Feasibility of vibration energy harvesting powered wireless tracking of falcons in flight

Maisie M. Snowdon, James Horne, Buck Gyr, Yu Jia

Research output: Contribution to journalConference article

Abstract

The use of wireless tagging of birds has been widely used for monitoring or tracking purposes. This include over 10 thousand wireless tracking devices currently used by the UK falconers alone. However, due to the concern of not burdening the birds with a heavy battery, the existing lightweight telemetry tracking systems can only last for days, if not hours. Falcons can have top flight speeds in excess of a hundred miles an hour, which makes it a near impossible task to track a missing falcon after the battery has been depleted. This paper investigates the feasibility of incorporating a piezoelectric vibration energy harvesting system to act as a secondary power source for the wireless tracking of falcons. The ultimate aim is to both extend the primary battery life and enable periodic burst transmissions of telemetry after the depletion of the primary battery. The presented tracking and harvesting system is lightweight and has been field trialled on a gyrfalcon at the Chester Cathedral Falconry.
Original languageEnglish
Article number012049
JournalJournal of Physics: Conference Series
Volume1052
Issue number1
Early online date14 Nov 2017
DOIs
Publication statusPublished - 1 Jan 2018

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flight
primary batteries
vibration
birds
telemetry
electric batteries
energy
marking
bursts
depletion

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Content from this work may be used under the terms of theCreative Commons Attribution 3.0 licence. Any further distribution
of this work must maintain attribution to the author(s) and the title of the work, journal citation and DOI.
Published under licence by IOP Publishing Ltd

Cite this

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abstract = "The use of wireless tagging of birds has been widely used for monitoring or tracking purposes. This include over 10 thousand wireless tracking devices currently used by the UK falconers alone. However, due to the concern of not burdening the birds with a heavy battery, the existing lightweight telemetry tracking systems can only last for days, if not hours. Falcons can have top flight speeds in excess of a hundred miles an hour, which makes it a near impossible task to track a missing falcon after the battery has been depleted. This paper investigates the feasibility of incorporating a piezoelectric vibration energy harvesting system to act as a secondary power source for the wireless tracking of falcons. The ultimate aim is to both extend the primary battery life and enable periodic burst transmissions of telemetry after the depletion of the primary battery. The presented tracking and harvesting system is lightweight and has been field trialled on a gyrfalcon at the Chester Cathedral Falconry.",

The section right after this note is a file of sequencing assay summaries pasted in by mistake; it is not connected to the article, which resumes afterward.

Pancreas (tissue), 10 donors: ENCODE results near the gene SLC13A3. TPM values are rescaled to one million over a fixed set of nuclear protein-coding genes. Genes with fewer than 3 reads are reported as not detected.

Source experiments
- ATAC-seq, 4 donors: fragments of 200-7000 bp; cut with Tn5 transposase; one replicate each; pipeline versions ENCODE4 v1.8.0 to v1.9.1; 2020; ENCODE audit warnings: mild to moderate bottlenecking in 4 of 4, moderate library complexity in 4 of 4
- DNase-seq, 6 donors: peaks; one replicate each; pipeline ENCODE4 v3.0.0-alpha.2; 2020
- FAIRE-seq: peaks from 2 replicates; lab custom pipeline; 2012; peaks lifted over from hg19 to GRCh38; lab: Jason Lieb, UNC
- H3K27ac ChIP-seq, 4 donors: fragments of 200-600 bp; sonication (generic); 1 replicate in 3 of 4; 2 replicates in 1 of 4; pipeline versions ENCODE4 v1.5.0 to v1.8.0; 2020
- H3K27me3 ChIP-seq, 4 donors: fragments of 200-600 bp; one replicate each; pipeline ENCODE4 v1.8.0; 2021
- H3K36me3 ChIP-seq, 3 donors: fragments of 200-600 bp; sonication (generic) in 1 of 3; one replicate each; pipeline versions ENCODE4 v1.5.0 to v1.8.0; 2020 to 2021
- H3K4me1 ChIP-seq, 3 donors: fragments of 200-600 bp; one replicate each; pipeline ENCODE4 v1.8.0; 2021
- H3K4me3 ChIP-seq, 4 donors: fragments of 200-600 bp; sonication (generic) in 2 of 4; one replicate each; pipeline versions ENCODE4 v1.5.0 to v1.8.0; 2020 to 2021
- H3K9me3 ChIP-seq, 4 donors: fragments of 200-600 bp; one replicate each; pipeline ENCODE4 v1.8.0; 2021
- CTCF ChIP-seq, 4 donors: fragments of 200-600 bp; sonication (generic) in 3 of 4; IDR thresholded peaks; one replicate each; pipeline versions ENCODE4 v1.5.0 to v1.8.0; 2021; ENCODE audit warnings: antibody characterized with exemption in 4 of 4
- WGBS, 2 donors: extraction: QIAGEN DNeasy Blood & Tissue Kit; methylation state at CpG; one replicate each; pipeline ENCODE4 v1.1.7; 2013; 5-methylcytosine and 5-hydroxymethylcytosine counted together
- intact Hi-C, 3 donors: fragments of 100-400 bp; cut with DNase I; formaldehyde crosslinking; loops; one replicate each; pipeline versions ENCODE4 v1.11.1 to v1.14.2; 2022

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Feasibility of vibration energy harvesting powered wireless tracking of falcons in flight. / Snowdon, Maisie M.; Horne, James; Gyr, Buck; Jia, Yu.

In: Journal of Physics: Conference Series, Vol. 1052, No. 1, 012049, 01.01.2018.

Research output: Contribution to journalConference article

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AU - Snowdon, Maisie M.

AU - Horne, James

AU - Gyr, Buck

AU - Jia, Yu

N1 - Content from this work may be used under the terms of theCreative Commons Attribution 3.0 licence. Any further distribution of this work must maintain attribution to the author(s) and the title of the work, journal citation and DOI. Published under licence by IOP Publishing Ltd

PY - 2018/1/1

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N2 - The use of wireless tagging of birds has been widely used for monitoring or tracking purposes. This include over 10 thousand wireless tracking devices currently used by the UK falconers alone. However, due to the concern of not burdening the birds with a heavy battery, the existing lightweight telemetry tracking systems can only last for days, if not hours. Falcons can have top flight speeds in excess of a hundred miles an hour, which makes it a near impossible task to track a missing falcon after the battery has been depleted. This paper investigates the feasibility of incorporating a piezoelectric vibration energy harvesting system to act as a secondary power source for the wireless tracking of falcons. The ultimate aim is to both extend the primary battery life and enable periodic burst transmissions of telemetry after the depletion of the primary battery. The presented tracking and harvesting system is lightweight and has been field trialled on a gyrfalcon at the Chester Cathedral Falconry.

AB - The use of wireless tagging of birds has been widely used for monitoring or tracking purposes. This include over 10 thousand wireless tracking devices currently used by the UK falconers alone. However, due to the concern of not burdening the birds with a heavy battery, the existing lightweight telemetry tracking systems can only last for days, if not hours. Falcons can have top flight speeds in excess of a hundred miles an hour, which makes it a near impossible task to track a missing falcon after the battery has been depleted. This paper investigates the feasibility of incorporating a piezoelectric vibration energy harvesting system to act as a secondary power source for the wireless tracking of falcons. The ultimate aim is to both extend the primary battery life and enable periodic burst transmissions of telemetry after the depletion of the primary battery. The presented tracking and harvesting system is lightweight and has been field trialled on a gyrfalcon at the Chester Cathedral Falconry.

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